Valve officially launched its Steam In-Home Streaming service to all users Wednesday. Announced in a Valve forum post, the feature is a key aspect of the company’s new SteamOS, as it allows you to stream games over your home network from a Windows PC to Valve’s Linux-based hardware.
However, the feature can also be used to stream across any two random computers. For instance, you could see what it’s like to run Assassin’s Creed IV on an old, white MacBook just for the fun of it. It’s also useful if, say, you don’t want to buy a Steam Machine but already have an older computer you could set up in the living room as a dedicated gaming machine—in that scenario, you don’t have to run an HDMI cable across the entire house.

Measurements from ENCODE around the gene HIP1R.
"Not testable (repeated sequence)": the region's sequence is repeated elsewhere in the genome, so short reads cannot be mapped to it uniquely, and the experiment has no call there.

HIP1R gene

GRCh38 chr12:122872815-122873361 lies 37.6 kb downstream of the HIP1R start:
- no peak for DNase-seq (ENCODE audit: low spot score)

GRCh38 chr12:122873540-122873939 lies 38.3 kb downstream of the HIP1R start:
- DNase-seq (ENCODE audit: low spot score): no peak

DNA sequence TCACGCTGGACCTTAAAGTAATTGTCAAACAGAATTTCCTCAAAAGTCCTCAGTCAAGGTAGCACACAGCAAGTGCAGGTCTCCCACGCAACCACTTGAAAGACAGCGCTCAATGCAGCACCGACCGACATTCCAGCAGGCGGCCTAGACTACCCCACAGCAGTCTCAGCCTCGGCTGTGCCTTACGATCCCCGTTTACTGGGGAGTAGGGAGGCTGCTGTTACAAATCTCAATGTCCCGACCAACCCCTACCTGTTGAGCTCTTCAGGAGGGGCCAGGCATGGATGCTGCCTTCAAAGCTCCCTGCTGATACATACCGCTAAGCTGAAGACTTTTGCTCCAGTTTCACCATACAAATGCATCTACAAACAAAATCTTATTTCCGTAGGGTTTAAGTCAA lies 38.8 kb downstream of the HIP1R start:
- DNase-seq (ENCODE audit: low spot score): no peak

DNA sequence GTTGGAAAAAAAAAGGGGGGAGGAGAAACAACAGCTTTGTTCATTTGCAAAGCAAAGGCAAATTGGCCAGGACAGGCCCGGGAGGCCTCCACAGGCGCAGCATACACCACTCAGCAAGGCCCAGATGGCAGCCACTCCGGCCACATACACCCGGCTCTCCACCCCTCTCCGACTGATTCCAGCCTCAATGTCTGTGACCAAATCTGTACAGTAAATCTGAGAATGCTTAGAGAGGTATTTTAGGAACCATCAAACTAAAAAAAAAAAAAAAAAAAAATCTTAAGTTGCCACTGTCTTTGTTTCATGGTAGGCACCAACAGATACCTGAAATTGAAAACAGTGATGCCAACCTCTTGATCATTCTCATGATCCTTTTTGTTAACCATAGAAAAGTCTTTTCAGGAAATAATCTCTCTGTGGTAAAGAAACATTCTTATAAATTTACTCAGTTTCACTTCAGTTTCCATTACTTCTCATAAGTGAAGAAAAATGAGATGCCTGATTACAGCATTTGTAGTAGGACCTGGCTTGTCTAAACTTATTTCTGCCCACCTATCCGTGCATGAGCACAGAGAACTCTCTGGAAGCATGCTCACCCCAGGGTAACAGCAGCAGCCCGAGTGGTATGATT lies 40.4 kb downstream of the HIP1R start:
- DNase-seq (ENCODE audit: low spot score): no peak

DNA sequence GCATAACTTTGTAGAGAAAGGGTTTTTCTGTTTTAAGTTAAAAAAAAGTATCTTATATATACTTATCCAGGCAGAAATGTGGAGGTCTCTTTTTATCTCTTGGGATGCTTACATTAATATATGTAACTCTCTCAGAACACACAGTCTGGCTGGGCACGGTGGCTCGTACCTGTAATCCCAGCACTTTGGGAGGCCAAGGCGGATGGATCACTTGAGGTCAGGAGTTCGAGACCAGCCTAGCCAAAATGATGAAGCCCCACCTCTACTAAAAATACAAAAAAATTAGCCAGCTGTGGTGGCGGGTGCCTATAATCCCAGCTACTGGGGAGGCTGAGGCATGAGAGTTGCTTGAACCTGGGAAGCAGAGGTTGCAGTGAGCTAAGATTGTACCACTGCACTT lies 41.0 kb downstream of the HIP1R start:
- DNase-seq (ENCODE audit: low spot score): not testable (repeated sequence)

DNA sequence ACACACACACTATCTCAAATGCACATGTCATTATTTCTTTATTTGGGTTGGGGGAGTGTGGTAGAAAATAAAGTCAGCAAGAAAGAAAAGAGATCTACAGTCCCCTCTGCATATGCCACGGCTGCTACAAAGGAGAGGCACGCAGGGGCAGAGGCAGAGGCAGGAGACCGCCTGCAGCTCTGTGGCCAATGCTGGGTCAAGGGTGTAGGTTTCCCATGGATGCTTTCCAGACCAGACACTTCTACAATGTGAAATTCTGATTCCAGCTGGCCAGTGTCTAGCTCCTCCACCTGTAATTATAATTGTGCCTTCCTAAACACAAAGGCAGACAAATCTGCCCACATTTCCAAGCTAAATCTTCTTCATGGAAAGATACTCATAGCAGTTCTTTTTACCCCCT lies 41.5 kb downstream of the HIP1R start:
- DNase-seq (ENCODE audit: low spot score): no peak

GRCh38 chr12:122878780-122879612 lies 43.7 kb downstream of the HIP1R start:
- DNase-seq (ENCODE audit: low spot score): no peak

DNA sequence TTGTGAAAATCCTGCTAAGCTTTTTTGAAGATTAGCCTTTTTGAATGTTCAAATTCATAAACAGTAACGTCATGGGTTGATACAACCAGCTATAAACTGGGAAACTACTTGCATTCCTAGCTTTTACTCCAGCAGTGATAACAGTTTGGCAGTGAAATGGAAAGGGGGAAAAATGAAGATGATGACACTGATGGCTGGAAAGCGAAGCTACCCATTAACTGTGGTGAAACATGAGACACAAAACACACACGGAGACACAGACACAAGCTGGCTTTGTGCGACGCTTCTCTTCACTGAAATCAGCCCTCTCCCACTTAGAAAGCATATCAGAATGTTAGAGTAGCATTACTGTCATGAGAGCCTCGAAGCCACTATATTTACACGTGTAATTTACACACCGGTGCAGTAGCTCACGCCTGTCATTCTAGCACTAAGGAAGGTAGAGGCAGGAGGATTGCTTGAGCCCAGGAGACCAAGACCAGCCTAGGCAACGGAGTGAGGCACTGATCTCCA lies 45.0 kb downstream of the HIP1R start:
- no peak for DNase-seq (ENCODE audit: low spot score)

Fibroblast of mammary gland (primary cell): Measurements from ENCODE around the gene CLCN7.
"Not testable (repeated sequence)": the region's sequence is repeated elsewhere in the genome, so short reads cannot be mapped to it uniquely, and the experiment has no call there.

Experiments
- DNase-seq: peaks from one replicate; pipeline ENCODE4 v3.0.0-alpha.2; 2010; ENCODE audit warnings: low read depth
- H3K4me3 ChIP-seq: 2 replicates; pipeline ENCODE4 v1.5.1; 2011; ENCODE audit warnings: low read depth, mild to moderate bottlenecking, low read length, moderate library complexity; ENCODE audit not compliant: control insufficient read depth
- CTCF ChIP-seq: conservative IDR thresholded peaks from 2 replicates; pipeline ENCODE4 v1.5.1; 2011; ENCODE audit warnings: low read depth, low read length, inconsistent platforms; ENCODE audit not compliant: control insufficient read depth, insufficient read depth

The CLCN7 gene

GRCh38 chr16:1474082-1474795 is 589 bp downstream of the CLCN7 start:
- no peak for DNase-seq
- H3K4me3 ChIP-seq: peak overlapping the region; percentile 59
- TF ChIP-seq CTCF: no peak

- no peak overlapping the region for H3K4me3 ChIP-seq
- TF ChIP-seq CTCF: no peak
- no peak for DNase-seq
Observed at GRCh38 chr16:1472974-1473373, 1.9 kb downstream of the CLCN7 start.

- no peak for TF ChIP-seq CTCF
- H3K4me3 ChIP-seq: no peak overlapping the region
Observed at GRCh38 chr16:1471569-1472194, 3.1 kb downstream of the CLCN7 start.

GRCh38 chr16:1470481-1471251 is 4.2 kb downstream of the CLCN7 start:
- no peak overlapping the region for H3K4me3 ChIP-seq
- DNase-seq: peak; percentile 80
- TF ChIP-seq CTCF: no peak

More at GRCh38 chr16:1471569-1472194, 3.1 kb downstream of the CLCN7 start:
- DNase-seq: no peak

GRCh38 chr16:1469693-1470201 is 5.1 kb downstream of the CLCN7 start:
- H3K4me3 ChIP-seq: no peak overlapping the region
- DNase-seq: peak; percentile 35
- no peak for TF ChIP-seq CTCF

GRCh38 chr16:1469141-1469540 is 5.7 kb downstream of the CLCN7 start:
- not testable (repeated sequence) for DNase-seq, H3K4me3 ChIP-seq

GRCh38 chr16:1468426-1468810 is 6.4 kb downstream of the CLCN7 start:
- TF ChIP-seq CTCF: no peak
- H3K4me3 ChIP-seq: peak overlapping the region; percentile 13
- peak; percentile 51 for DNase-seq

Logging into Steam from two computers on your home network will automatically connect the two machines, enabling streaming. A notification should pop up in the bottom right of your screen, alerting you as to whether you’re connected.
I’ve used the feature a couple of times to stream games from my desktop machine to my laptop, though I haven’t used it recently enough to comment on input lag or frame-skipping nowadays. I did have some issues with that in my original hands-on. We’ll have a full test of the streaming capability in the next few days.
In the meantime, you can test out the feature yourself now that it’s no longer restricted to beta access.